Jeff Noller has been the creative force behind the band Skittish for over 10 years. Sprung from the lake country of Minnesota in 2007, Skittish has earned critical acclaim for the Paul Simon meets Arcade Fire blend of bedroom folk-rock. Choosing the name Skittish was a nod to the kinship and calm Noller has found around animals, and less so around people. Other musicians seem to be the exception to that preference, because although he writes and records on his own, many talented Midwest musicians have joined Noller in the Skittish lineup over the years.
“The artists on past Skittish records have made me sound way better than I actually am. I don’t know where I’d be without them making me look good.”
It is hard to find a group in the Twin Cities that doesn’t have some connection to a Skittish record. 6 albums in, Skittish is cemented as a Midwest music staple. When Skittish signed with Spectra Records in 2013, life on the road became the norm. Years of touring the country made Skittish one of the “can’t miss” acts in the Twin Cities music scene. Industry recognition came with CMJ charting and two Independent Music Award nominations in 2016 for Album and Single of the year.
In 2018, Noller temporarily stepped back from life on the road and went to graduate school in Savannah for film sound.
“Dive bars were replaced with classrooms, and my days started at 8am. Yeah, it was a bit of an adjustment,” Noller says of his time in Savannah.
One thing that didn’t change was the desire to make music. He began using the school’s studio after hours to record songs he had written since arriving in the ‘Hostess City of the South.’
“I lived in a small apartment with thin walls, so I had been writing soft little acoustic songs I could whisper-sing to myself instead of doing homework.”
Eventually, these became the tracks on Skittish’s 7th album “Savannah Sessions.” Local Savannah musicians lent their talent.
“I met a busker in Forsyth Park who absolutely crushed anything on the violin. I managed to sneak in classmates who could sing and drum to fill out a few songs as well.”
Soon after graduate school ended, the Covid-19 quarantine started.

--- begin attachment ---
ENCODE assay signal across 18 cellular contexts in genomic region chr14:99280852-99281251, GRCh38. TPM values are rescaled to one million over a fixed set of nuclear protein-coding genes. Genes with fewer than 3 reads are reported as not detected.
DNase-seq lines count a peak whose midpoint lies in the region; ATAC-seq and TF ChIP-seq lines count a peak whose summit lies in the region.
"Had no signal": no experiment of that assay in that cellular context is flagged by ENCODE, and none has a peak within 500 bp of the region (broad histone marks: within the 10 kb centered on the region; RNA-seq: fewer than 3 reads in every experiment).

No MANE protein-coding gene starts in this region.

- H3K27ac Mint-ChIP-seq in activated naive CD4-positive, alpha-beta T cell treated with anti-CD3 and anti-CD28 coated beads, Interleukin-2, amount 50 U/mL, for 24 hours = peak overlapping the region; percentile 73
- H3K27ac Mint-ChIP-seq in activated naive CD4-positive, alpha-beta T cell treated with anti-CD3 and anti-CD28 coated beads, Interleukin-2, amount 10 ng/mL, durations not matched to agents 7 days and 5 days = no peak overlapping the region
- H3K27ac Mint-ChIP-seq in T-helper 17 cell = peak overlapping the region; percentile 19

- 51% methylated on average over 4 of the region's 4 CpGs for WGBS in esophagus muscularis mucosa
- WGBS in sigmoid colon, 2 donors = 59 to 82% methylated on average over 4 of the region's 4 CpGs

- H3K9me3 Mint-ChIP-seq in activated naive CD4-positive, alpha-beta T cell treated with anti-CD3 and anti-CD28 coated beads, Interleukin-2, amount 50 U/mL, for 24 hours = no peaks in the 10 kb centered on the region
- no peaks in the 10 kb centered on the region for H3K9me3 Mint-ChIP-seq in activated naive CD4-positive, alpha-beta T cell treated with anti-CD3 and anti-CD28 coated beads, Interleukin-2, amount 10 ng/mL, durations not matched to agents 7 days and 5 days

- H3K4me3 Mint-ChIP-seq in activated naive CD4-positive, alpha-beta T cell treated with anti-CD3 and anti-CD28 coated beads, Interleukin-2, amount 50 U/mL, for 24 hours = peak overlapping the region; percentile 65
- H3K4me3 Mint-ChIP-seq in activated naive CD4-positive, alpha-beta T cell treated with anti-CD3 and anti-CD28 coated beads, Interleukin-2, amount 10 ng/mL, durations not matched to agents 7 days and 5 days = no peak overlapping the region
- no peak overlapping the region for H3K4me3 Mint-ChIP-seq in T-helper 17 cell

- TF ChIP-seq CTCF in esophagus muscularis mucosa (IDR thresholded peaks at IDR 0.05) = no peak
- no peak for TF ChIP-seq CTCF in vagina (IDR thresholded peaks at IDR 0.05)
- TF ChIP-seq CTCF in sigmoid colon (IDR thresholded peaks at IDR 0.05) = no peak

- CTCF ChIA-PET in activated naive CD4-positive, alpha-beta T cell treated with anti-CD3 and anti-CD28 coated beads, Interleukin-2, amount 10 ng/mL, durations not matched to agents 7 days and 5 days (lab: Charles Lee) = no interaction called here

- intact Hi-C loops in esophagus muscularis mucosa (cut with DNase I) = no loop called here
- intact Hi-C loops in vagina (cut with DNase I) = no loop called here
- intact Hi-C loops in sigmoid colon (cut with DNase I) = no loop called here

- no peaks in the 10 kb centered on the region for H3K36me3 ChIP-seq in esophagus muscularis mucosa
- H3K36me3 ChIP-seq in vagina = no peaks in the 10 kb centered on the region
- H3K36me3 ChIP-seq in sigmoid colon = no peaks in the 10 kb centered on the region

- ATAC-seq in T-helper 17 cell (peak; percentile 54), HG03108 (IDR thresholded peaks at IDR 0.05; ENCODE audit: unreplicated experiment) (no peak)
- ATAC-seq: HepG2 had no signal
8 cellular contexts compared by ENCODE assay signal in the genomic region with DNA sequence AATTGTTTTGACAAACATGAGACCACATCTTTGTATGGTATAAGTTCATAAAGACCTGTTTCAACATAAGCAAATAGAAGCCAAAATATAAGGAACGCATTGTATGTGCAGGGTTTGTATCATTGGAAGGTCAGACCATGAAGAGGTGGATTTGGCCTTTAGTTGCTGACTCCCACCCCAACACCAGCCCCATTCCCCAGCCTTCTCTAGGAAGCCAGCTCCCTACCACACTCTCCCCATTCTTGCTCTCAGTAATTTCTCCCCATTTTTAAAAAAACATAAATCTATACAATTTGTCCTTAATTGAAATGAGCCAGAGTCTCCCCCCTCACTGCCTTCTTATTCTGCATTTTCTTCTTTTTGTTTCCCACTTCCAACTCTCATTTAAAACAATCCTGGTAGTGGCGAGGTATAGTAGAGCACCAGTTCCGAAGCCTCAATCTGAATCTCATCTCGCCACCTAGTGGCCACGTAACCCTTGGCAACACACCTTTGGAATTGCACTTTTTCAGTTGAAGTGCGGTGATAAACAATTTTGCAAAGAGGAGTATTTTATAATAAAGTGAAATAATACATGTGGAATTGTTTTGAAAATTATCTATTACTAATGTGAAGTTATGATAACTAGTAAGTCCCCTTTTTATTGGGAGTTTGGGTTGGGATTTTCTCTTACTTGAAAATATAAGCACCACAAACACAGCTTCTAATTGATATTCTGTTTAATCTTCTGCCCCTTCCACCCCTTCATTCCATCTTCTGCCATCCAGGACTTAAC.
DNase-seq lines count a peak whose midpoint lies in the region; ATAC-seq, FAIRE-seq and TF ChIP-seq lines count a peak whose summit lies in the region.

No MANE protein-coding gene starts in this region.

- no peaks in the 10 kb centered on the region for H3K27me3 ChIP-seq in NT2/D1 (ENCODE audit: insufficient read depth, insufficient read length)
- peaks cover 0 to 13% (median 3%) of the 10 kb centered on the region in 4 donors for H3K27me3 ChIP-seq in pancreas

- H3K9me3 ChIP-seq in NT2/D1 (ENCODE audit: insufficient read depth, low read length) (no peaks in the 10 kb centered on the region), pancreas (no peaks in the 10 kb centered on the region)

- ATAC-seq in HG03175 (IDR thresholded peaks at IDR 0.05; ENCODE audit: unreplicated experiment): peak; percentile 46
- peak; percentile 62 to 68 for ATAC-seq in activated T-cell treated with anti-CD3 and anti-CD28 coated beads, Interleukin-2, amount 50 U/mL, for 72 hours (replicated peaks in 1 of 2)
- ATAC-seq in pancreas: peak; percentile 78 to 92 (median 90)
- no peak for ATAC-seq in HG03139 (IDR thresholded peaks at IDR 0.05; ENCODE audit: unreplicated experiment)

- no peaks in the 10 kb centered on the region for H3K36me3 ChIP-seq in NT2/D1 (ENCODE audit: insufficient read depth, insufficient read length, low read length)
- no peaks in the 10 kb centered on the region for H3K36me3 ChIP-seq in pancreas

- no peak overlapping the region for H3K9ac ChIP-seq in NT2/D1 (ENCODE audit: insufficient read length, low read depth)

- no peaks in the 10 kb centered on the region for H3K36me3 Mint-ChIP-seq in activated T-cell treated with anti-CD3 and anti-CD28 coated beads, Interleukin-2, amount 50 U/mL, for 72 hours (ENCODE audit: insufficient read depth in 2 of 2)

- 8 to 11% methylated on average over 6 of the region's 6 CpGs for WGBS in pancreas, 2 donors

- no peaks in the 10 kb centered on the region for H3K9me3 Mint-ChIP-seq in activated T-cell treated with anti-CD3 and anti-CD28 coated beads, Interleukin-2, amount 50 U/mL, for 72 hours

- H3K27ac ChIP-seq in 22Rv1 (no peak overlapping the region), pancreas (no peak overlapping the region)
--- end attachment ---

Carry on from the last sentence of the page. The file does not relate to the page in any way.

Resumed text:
“It has given me time to mix the songs and indulge my introverted ways. Spending a lot of time on your own, whether self-inflicted or quarantined, its only natural to turn inward. I never want to stop questioning and poking at assumptions. There are tools like therapy and psychedelics that can help you discover more about yourself and your place in this world. Music is another one of these tools. Its an instrument of empathy that helps you connect. If I can’t hang out with you in person and spend all night talking tangents, then at least I can reach out with this record.”
When looking at the songs on Savannah Sessions, a lot of ground is covered. ‘The Hole’ is a confessional exploration of the idea of a God Hole, eventually concluding that it can be better to live for someone other than yourself. The rocky relationship ride of ‘Car Crash Companion’ gives way to the dark southern gothic of ‘Before the Devil Knows.’ ‘Hello Deadly’ recounts the real life story of a New Orleans serial killer that spared those who played jazz at night, while ‘Beautiful in Black’ is an a cappella tribute to an anxious loved one.
Looking back at the last decade, Noller remarks, “Its hard not to get sentimental. The support for Skittish albums has given me the independence and creative outlet I love so much. Everyday I’m thankful for the people that like what I do. Hopefully the music makes them feel less-alone, because their connection certainly has done that for me.”
For those that are unsure of their place in this world, there will always be Skittish to keep you company.
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